HC Deb 27 June 1956 vol 555 c617
Mr. Willis

I beg to move, in page 34, line 11, column 2, to leave out "7" and insert "8".

The principle that should apply to this table is that as the gross annual value increases, so should the net annual value increase, and at the same time so also should the deduction which is permissible increase. When we look at the Schedule as it is drawn up, we find that it produces an increase in the net annual value as the gross annual value increases, but at a point between £20 and £28 gross annual value it does not produce an increase in the deduction from the gross annual value to produce that increase in the net annual value.

I will use a figure to make my point. We find that for a house which has a gross annual value of £20, the deduction is £7 10s., which is rounded off at something higher, whereas for all those houses with a gross annual value between £21 and £28 the deduction is only £7. That, I think the hon. and learned Gentleman would agree, is quite unfair. It is quite unfair that a person living in a house with a £27 or £28 gross annual value should be allowed a smaller deduction than a person living in a house with a £20 gross annual value.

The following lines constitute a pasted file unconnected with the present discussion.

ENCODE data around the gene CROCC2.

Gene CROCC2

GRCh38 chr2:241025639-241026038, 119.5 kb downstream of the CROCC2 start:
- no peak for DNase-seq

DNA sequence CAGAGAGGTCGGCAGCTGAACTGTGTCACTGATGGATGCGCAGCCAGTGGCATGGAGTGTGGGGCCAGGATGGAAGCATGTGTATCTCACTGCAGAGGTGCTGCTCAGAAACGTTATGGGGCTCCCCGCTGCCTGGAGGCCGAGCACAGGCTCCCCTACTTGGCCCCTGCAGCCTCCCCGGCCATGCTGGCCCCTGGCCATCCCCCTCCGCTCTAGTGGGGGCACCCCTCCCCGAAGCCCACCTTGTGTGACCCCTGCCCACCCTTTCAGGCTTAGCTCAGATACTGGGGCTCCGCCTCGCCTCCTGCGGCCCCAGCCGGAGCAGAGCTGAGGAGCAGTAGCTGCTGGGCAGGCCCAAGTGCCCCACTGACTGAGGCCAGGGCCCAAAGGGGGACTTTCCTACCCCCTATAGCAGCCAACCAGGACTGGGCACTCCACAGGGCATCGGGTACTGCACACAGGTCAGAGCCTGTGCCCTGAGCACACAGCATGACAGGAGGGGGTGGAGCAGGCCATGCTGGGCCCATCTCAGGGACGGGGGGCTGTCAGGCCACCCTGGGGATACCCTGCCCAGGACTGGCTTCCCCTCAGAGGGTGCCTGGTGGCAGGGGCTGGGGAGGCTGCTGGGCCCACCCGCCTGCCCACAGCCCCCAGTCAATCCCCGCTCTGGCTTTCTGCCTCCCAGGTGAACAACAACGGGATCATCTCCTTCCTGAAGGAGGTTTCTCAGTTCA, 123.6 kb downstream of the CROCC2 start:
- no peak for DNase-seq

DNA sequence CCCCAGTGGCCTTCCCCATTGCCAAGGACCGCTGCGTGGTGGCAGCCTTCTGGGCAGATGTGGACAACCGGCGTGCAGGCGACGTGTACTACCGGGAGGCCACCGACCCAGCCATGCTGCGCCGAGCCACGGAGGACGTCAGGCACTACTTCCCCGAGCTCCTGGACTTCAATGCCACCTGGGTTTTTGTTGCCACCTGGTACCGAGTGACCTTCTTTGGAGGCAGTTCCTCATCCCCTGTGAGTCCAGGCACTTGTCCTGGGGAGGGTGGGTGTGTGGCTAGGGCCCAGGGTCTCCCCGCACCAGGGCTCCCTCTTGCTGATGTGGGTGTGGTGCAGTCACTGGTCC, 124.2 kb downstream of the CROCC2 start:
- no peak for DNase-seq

I am quite sure that if the Minister has done as I asked him to do in Committee, and has looked into this point, he will have been convinced that mathematically at least it is correct, and I should also have thought that from the point of view of justice also it is correct. It does affect a very large number of people, and I trust that the Amendment can be accepted.

Mr. T. Fraser

I beg to second the Amendment.

The Solicitor-General for Scotland

The hon. Member for Edinburgh, East (Mr. Willis) is quite right; there is that deficiency or blemish in the Schedule as it stands. I have looked into the matter since he raised it in Committee, and though he does not often persuade me, he has persuaded me on this occasion, and I would advise the House to accept the Amendment.

Amendment agreed to.